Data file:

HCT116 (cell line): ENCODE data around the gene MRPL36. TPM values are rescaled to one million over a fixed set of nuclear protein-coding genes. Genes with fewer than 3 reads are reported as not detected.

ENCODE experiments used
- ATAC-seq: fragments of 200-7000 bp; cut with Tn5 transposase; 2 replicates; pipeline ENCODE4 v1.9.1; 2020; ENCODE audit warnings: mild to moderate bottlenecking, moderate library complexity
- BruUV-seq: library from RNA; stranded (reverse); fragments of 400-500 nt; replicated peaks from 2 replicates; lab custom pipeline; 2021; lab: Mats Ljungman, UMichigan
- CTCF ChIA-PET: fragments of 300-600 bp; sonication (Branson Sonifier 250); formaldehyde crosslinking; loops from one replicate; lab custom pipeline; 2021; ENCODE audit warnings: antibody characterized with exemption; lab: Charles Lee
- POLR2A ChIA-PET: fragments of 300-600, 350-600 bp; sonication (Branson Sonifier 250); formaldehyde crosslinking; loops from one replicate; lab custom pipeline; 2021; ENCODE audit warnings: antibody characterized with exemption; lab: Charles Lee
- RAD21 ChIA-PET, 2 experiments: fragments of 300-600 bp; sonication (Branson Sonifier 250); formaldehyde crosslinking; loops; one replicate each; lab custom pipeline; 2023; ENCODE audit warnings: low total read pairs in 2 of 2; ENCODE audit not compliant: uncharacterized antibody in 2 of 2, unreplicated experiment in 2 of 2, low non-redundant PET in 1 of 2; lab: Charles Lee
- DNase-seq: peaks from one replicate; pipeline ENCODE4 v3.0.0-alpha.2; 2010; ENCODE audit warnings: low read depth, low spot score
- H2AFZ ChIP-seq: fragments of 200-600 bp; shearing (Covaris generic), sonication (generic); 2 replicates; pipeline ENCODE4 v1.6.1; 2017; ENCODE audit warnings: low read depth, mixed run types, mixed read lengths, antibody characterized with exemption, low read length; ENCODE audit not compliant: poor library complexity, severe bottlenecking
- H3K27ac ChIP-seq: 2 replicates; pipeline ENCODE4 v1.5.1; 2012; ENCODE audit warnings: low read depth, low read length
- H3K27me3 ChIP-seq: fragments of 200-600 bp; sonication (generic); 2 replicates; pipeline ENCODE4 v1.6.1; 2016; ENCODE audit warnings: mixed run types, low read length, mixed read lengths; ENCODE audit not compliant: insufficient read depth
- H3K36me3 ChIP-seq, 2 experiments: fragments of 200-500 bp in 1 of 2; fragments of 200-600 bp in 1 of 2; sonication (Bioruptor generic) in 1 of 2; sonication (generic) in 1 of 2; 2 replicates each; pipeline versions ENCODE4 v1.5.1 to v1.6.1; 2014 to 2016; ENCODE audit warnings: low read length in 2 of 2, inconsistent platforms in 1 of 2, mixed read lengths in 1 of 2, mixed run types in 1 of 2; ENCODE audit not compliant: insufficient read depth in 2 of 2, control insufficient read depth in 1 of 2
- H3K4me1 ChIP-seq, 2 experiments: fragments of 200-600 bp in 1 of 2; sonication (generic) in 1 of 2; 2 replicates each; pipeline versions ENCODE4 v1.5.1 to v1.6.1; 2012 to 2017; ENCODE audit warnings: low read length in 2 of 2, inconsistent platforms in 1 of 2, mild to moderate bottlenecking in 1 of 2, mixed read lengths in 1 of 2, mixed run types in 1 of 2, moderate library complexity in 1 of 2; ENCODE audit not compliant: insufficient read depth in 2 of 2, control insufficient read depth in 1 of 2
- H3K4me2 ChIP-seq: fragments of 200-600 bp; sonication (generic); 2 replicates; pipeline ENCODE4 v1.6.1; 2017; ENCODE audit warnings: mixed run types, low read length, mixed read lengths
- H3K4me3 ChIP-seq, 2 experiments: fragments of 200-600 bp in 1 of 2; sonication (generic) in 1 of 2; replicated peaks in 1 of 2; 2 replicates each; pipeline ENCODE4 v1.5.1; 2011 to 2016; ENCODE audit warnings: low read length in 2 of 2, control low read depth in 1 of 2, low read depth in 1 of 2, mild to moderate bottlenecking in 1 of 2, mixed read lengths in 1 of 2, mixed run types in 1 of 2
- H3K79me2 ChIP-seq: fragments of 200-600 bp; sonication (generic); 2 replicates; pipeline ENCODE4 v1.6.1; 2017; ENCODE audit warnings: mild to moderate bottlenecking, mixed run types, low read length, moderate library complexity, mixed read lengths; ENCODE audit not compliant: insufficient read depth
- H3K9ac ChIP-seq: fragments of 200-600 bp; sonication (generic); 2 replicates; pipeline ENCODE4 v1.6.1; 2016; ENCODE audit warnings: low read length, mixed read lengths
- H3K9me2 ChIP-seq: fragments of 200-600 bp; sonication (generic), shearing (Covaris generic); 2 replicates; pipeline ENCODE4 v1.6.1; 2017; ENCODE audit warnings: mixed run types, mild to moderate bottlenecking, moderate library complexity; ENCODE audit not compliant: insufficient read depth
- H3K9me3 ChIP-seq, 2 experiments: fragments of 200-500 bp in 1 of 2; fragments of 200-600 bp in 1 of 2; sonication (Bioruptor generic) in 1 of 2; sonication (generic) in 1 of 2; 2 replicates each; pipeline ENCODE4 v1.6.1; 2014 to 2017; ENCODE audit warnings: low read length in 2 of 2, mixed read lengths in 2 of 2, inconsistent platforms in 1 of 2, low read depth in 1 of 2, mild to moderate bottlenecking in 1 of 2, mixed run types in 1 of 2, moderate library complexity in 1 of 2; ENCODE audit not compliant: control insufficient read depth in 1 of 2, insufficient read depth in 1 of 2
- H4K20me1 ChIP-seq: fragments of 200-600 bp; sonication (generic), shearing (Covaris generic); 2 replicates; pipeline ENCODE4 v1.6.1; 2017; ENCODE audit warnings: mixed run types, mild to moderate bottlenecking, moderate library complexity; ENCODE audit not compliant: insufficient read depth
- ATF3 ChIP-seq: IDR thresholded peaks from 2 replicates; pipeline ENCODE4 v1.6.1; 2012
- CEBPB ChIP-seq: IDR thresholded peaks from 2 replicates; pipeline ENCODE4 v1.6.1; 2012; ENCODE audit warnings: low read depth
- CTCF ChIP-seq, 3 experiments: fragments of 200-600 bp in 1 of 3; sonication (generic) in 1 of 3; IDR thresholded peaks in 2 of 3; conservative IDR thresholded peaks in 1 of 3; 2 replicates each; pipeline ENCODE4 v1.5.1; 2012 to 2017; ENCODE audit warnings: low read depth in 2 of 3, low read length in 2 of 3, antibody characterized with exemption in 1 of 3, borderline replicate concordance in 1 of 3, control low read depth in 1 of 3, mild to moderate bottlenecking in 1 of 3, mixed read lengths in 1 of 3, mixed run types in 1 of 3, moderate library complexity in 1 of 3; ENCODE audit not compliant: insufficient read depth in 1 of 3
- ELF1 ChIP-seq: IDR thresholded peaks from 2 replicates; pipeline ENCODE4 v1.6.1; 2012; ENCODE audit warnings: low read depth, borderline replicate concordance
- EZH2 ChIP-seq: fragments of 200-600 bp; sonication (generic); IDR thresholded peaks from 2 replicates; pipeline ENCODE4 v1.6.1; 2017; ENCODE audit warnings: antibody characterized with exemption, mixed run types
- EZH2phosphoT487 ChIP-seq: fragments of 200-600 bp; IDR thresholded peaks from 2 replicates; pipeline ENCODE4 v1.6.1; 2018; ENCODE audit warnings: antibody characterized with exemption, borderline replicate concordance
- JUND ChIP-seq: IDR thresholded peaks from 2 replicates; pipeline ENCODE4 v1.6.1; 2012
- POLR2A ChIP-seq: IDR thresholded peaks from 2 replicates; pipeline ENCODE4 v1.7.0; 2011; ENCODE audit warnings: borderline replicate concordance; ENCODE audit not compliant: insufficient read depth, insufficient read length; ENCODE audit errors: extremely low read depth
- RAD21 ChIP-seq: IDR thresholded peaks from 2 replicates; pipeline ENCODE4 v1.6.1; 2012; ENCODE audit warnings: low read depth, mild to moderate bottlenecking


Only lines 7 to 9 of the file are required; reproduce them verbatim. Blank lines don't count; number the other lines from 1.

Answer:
- RAD21 ChIA-PET, 2 experiments: fragments of 300-600 bp; sonication (Branson Sonifier 250); formaldehyde crosslinking; loops; one replicate each; lab custom pipeline; 2023; ENCODE audit warnings: low total read pairs in 2 of 2; ENCODE audit not compliant: uncharacterized antibody in 2 of 2, unreplicated experiment in 2 of 2, low non-redundant PET in 1 of 2; lab: Charles Lee
- DNase-seq: peaks from one replicate; pipeline ENCODE4 v3.0.0-alpha.2; 2010; ENCODE audit warnings: low read depth, low spot score
- H2AFZ ChIP-seq: fragments of 200-600 bp; shearing (Covaris generic), sonication (generic); 2 replicates; pipeline ENCODE4 v1.6.1; 2017; ENCODE audit warnings: low read depth, mixed run types, mixed read lengths, antibody characterized with exemption, low read length; ENCODE audit not compliant: poor library complexity, severe bottlenecking